Mildred Ababio: I echo everything that Dionne has says, and she couldn't have articulated any better. During COVID, I was gone for six months. I was at the forefront of the battlefield. Even within the leadership role that I had, I was there, boots on the ground, side by side with my PSWs, my housekeepers, my nurses. We were doing it all. With that being said, to answer the question, I realized that there's been a mass exodus after COVID and one of the things I believe is, you know, bring nurses to the table, start bringing your frontline to the table, and let's have an honest conversation where the leaders are actually practicing active listening, but more importantly, deep listening. I don't, like what the key element here is, Have you heard us? I know the leaders are listening. But the question is, have they heard the nurses? Because I really believe that if they have heard the nurses, then they will start implementing change and we're not looking for major drastic change. Change starts by small increments.
One of the changes is for the leaders now, Dionne is an exemplary leader, and she's the exception to the rule, but for most organizations, you want leaders to show empathy. You want leaders to show emotional intelligence, you want leaders to show authenticity, transparency, right? These are all things that nurses are looking for. Let's change the working condition. It's important for the leaders, they’re the driving force behind policy making and decision makers and whatnot, but they need to come down to the frontline level. They need to take one day where, you know, don't come in your fancy suit, wear a scrub, put some sneakers on and just follow me, just shadow me and let me show you what my day-to-day operation is. Then maybe they will have a better in-depth understanding.
Money is one thing, but another thing is recognition, empowerment and feeling heard. You can't entice nurses by saying, you guys have done a good job, here's pizza or here's a Tim’s card. All of those elements have been played out. We're at the level where, and I know I speak from both sides being in leadership and having been at the forefront and being on the battlefield, where we don't want that. We want a seat at the table, and we want to put our condition forward and we want to invite the leaders to come down to the frontline level, because at the end of the day, for any organization, the building block and the foundation of that organization is their frontline staff. Without the frontline staff, there is no organization. Senior leadership will not be there because you're the one that's really doing the work. It's important to really listen to the nurses and hearing them to what they have to say and revisit in their working condition.
Another thing that I would say that some organizations failed to do is what happened to the emotional support and the mental health aspect. We all know how devastating COVID was for those that were not working frontline. They have an idea of it and they have an image or they hear from their peers or they hear from their colleagues. Being somebody that physically worked around the clock. I remember one time I literally considered putting a leg bike on because I did not have the opportunity to go to the bathroom and it was just that bad. Our number one goal was better patient outcomes providing care to these patients, but it took a toll on us and nobody stopped to check in to say, How are you guys doing? But really how are you guys doing? Because it's one thing working, but after you finish working, there's a whole process that continues on. Some people, some staff were not even staying home. They were staying in hotels because they didn't want to bring that over to their families. I had to live in my basement and be excluded from my family. I have a child that's immunocompromised and I didn't want to bring that to my child. It was hard for me to be in my basement and not have that physical contact with my family and my kids. I remember my daughter would cry and my son would cry because they wanted to hug mommy. They wanted to be with Mommy, but Mommy could not be with them.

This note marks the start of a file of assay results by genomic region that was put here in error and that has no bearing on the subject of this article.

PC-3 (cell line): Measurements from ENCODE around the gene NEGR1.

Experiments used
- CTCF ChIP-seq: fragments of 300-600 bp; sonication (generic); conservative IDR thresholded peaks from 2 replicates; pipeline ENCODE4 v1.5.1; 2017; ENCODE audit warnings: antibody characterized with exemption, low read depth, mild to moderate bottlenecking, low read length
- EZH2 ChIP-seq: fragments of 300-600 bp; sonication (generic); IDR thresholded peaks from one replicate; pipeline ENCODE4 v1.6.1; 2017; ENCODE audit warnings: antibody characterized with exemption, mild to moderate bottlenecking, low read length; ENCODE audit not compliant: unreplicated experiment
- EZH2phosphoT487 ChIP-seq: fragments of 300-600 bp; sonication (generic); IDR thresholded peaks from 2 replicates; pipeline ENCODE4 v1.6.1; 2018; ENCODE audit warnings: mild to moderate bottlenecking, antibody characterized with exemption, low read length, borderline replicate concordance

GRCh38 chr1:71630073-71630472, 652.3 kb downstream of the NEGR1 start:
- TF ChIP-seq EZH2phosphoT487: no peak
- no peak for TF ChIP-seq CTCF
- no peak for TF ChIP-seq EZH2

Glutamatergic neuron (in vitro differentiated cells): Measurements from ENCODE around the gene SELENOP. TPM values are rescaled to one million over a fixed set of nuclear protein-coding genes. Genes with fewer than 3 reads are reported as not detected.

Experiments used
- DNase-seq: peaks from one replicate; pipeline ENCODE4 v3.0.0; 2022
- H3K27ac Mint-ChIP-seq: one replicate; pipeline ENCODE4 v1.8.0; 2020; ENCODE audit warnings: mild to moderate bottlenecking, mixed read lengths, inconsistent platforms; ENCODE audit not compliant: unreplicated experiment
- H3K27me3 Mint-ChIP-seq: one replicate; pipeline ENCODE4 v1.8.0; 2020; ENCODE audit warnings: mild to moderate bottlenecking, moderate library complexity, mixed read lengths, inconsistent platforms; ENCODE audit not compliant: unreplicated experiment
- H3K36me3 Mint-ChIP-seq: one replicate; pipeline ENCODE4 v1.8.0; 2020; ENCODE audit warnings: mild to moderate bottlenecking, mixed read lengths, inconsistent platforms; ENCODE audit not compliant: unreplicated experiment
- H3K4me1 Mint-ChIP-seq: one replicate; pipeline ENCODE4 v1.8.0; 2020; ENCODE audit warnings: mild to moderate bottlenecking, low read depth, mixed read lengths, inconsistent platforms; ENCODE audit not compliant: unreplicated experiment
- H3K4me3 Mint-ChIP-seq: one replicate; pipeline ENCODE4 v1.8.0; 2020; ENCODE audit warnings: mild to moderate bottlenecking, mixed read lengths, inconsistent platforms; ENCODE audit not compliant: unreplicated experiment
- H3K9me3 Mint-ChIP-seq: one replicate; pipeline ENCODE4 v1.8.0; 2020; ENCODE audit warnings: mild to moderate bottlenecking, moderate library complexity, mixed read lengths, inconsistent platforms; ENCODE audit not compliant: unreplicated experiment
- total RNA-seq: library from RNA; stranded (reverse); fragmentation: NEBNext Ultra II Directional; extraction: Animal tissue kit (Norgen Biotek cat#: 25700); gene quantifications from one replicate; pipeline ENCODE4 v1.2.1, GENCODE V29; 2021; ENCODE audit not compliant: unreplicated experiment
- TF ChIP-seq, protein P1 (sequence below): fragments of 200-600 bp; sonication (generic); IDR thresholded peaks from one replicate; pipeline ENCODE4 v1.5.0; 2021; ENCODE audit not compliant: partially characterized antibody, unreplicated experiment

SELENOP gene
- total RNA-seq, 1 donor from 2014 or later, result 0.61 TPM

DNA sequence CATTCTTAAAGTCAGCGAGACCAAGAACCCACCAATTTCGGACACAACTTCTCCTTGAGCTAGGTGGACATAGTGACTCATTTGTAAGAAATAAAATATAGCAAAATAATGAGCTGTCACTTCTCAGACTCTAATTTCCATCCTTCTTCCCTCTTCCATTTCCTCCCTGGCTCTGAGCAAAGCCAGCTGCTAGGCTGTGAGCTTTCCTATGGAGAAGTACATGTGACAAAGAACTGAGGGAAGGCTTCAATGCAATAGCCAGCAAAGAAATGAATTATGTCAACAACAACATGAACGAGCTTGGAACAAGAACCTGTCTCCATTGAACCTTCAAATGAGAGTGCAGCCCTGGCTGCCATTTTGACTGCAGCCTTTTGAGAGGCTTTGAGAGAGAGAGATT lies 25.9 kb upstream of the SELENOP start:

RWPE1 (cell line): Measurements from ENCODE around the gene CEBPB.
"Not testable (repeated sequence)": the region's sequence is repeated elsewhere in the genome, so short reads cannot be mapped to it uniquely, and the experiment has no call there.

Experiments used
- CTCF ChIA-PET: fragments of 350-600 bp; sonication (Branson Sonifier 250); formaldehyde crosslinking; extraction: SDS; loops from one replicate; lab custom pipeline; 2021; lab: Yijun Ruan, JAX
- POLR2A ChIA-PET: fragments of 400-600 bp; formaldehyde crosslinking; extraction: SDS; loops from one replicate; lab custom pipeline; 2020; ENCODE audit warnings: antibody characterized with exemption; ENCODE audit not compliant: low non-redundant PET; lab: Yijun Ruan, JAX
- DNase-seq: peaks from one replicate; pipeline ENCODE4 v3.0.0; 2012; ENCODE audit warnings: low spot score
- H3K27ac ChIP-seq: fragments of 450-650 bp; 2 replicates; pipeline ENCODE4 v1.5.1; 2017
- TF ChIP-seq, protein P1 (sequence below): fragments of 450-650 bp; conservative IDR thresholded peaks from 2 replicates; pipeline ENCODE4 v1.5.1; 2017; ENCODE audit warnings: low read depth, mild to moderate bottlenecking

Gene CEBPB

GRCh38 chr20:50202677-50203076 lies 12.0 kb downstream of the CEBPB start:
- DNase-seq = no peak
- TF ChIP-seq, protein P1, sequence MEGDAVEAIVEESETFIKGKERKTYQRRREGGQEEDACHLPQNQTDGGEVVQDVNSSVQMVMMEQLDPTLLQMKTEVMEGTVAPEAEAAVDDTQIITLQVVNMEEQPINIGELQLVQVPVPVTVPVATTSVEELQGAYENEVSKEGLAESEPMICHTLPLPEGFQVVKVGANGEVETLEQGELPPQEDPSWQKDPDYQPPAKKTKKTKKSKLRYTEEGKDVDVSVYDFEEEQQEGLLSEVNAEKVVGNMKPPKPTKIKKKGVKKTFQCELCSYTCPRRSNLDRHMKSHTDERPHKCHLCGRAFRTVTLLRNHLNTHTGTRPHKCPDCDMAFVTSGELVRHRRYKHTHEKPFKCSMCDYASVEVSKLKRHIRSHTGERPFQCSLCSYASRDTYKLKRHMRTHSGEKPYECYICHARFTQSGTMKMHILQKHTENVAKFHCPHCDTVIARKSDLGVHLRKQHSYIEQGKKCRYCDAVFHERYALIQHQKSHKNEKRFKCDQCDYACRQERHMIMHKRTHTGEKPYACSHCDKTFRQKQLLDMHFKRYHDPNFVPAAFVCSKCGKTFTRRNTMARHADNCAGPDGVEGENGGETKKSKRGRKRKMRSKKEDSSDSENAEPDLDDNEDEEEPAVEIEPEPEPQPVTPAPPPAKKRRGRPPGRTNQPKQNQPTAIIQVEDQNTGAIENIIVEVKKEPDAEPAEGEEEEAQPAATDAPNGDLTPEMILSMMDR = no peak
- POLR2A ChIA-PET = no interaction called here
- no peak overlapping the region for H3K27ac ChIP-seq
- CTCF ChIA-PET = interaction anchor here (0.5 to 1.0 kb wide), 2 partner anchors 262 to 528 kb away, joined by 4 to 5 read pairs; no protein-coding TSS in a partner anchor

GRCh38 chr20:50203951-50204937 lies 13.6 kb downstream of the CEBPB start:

These are all of the other elements and aspects that I feel that sometimes leaders and organizations fail to realize. It's not enough to send us thank you cards. I know of one organization that what they did is they brought on a psychologist just for the staff to say, Guys, I know it's been hard. It's been a hard couple of months, hard couple of years. Let's just talk about what is going on and how can we support you. Nurses will come back naturally because we are caring people and we came into this profession because we wanted to help and we wanted to make a meaningful contribution, but the only way we could do that is by being the best versions of ourselves. So, we as nurses, we have the responsibility to take care of ourselves, but our employers also have the responsibility to accompany us and do what they need to do to support us in taking care of ourselves in order for us to be the best version of ourselves and impregnate our skills, our knowledge and our passion and our dedication back into the organization to render better patient outcome.